This project is offered as a glimpse, an opening, a breach into the immense production of images that characterizes the contemporary world. The works must be viewed as if one were peeping at them through a slit, a sort of “between-the-images,” both for what they represent within contemporary practices and for what they are individually in their respective formal and narrative dimensions: between video and cinema, film and digital image, visual presence and aural reality. This notion of a “between-the-images,” taken from the theorist Raymond Bellour,2 is first of all interesting because it implies we must seek in depth, dig below the surface of the images, and not be content to pass distractedly, superficially, from one to the next. We must not simply linger over the “endless flow” of images. This same notion also implies that the proliferation and saturation of images are not the real problem facing us today. As Pierre Scheffer writes, “We have no idea whether or not we are saturated with images, and we never will. We weren’t there in prehistoric times, when guys were probably saturated with images because their noses were stuck in graffiti in the caves, and it was a lot worse than TV.”3 This remark eludes a widespread assumption to the effect that no one knows how to look at an image any more because there are too many of them. On the other hand, it is our belief that what matters is what occurs between the images, or between them and the sound that accompanies them, or between them and the sound and text that tell their story in parallel. As witnesses to their movement, we must capture their immobility; before these animated figures, we must “re-figure” their image; exposed to their aural dimension, we must seek their silence.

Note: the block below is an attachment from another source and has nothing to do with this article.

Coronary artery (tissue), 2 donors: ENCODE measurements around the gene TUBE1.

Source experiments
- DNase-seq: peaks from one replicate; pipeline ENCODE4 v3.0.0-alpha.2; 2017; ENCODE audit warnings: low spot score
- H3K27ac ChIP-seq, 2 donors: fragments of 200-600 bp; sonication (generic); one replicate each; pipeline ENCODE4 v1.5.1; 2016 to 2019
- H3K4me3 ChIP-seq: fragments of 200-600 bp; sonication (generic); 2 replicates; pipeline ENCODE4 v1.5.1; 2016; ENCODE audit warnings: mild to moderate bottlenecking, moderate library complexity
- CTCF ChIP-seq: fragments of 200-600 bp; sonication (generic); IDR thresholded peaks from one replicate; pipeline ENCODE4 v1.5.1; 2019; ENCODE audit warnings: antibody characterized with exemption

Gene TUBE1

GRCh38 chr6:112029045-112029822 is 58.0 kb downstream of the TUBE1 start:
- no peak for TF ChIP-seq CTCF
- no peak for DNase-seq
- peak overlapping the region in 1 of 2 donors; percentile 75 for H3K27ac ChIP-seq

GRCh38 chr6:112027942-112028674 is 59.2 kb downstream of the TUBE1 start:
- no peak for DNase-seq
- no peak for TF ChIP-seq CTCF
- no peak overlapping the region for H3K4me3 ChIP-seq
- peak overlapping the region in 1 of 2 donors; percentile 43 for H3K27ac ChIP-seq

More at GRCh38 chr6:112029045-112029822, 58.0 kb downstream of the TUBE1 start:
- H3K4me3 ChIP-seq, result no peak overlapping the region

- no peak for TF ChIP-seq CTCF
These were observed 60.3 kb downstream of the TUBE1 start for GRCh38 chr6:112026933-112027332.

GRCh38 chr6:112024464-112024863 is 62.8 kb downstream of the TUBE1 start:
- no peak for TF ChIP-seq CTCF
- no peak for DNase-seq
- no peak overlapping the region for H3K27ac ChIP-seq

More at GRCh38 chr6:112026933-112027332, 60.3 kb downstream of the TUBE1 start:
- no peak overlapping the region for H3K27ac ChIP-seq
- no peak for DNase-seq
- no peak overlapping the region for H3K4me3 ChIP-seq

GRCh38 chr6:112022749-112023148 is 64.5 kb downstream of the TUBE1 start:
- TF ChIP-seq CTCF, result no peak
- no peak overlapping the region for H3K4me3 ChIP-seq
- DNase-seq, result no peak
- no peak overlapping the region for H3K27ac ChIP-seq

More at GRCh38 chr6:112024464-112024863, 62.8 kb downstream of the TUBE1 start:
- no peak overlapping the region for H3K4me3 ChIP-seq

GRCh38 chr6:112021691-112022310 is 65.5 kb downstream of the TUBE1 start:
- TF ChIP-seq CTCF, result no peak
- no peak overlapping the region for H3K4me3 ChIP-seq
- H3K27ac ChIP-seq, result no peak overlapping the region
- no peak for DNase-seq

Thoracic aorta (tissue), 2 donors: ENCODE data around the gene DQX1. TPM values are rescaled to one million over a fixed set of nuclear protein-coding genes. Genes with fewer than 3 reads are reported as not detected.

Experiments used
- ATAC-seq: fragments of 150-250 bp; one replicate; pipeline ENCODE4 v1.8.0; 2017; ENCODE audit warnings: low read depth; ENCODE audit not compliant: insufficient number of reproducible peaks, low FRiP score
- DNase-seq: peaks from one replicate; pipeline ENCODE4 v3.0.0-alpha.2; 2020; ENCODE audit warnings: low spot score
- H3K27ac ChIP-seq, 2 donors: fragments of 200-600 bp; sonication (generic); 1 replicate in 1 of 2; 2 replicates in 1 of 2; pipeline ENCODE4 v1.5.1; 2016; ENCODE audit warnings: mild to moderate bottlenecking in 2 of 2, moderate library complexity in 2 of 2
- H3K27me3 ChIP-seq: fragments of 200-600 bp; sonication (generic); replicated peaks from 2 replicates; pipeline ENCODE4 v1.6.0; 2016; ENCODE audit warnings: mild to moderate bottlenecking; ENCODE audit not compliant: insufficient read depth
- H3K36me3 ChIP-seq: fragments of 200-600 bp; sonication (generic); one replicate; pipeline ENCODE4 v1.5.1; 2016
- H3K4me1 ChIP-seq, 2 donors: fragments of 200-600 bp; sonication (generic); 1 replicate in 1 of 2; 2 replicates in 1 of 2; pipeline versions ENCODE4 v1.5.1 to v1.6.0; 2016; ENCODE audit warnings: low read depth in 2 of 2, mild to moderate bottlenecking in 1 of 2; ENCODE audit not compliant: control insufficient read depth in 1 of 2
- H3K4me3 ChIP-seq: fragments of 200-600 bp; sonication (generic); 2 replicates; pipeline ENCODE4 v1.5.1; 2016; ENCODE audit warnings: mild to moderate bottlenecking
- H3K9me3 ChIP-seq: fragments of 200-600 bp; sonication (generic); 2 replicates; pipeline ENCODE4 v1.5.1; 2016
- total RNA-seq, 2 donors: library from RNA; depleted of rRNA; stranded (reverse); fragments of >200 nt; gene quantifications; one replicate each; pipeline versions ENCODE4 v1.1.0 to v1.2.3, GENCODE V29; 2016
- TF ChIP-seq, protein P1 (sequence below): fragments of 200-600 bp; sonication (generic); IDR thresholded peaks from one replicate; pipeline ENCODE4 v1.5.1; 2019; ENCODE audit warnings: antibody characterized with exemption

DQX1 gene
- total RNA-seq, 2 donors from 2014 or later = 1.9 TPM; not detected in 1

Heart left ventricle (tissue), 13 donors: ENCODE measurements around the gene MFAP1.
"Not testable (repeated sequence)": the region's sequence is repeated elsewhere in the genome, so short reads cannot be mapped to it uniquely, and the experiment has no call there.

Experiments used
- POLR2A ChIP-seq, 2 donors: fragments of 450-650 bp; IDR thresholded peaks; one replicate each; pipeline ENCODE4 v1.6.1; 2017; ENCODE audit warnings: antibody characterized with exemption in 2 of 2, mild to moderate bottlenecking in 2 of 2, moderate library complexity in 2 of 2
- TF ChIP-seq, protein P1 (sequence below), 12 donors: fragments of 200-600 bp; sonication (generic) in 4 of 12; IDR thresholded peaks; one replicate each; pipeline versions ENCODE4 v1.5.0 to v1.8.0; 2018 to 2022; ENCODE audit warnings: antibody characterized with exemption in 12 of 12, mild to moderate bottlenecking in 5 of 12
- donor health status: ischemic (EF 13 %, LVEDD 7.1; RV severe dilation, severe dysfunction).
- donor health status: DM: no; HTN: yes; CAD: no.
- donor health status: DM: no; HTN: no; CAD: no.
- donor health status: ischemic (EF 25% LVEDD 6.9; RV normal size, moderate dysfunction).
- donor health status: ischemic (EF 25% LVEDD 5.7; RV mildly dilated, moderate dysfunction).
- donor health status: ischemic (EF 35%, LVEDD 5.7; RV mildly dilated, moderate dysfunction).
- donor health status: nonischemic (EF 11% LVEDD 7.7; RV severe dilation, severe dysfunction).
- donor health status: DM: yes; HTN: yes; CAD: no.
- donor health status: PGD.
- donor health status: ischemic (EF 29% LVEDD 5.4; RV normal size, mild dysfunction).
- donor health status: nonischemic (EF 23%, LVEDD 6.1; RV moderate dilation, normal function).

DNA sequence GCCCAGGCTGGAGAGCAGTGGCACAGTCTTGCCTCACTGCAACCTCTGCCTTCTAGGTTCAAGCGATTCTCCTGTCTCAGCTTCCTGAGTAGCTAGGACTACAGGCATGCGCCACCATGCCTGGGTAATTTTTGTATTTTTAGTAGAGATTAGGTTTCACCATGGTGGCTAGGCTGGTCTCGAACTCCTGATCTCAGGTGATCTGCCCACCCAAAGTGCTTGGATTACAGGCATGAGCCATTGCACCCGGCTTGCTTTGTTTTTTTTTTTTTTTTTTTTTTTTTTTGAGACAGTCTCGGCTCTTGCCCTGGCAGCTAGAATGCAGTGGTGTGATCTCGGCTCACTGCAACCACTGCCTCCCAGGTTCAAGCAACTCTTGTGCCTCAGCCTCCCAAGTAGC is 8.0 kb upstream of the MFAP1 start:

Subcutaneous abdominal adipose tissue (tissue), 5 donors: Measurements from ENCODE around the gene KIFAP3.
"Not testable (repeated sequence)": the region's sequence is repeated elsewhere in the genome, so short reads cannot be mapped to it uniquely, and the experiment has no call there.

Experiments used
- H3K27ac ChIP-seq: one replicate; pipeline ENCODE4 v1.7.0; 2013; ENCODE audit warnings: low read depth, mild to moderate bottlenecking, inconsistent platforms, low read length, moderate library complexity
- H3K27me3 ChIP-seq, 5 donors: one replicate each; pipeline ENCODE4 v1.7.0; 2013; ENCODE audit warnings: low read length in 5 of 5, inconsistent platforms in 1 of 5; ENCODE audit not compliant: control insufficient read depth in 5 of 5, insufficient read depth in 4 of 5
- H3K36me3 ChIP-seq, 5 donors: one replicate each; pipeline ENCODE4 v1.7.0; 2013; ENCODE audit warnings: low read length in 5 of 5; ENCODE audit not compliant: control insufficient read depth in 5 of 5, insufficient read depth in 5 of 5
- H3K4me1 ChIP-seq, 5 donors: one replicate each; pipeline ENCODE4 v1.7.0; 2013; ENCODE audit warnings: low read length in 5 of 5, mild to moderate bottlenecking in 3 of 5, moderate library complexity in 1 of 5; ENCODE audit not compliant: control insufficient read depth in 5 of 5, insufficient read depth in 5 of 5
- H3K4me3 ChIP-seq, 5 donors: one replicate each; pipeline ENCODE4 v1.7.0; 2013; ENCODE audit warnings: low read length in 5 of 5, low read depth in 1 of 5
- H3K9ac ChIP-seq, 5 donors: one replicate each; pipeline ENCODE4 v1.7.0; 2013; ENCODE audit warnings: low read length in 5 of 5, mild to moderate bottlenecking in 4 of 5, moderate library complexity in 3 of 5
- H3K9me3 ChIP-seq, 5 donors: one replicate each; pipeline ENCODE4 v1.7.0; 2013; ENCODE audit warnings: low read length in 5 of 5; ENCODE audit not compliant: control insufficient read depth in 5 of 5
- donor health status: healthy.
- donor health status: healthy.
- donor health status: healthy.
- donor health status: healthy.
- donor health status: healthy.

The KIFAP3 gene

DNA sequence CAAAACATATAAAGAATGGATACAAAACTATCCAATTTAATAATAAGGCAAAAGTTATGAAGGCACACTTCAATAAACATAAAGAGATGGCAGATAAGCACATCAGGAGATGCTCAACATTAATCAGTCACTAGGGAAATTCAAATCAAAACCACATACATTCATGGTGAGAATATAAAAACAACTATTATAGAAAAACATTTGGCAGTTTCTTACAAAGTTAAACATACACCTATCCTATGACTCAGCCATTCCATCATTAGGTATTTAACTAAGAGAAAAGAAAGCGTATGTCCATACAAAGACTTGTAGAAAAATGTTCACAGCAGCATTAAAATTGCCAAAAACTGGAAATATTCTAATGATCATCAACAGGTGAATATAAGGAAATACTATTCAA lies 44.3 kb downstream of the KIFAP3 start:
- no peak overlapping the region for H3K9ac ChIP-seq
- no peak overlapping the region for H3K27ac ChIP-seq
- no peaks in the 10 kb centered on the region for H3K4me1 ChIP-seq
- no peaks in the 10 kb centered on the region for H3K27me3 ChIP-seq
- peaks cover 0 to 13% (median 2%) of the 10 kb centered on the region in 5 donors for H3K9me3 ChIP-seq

The works gathered together for this edition of Vidéozoom on Quebec thus provide a moment’s pause to contemplate the work of artists who are among the most captivating and enterprising in investigating the image. These short videos deal with a variety of subjects in the realm not only of politics, popular culture, television and movie imagery but also of the poetical image. The emphasis is sometimes on form, sometimes on narrative or content, while sound, time, the archive, landscape and performance are some of the compositional elements from which what is displayed is constructed.

Several of the works are a function of a specific parameter suggested to the artists: a duration under four minutes. This concentration in time has two consequences. On one hand, such a restriction forces an artist to accelerate the process of giving form to an idea through an image so as to achieve a certain perceptual and narrative effectiveness. On the other hand, a short work can have an effect of slowing down on viewers, who are at liberty to take the time to look carefully, dissect, scrutinize the images one by one to fully appreciate what they see in a time frame that is easier to assimilate than a full-length feature. In the “between-the-images,” a language takes shape between what is perceived and named, what is seen and designated, the world and art. For today, images truly confront us with what they embody or disembody, construct or deconstruct, repeat or reinvent. They are more often a suggestion than a demonstration, and therein lies their appeal.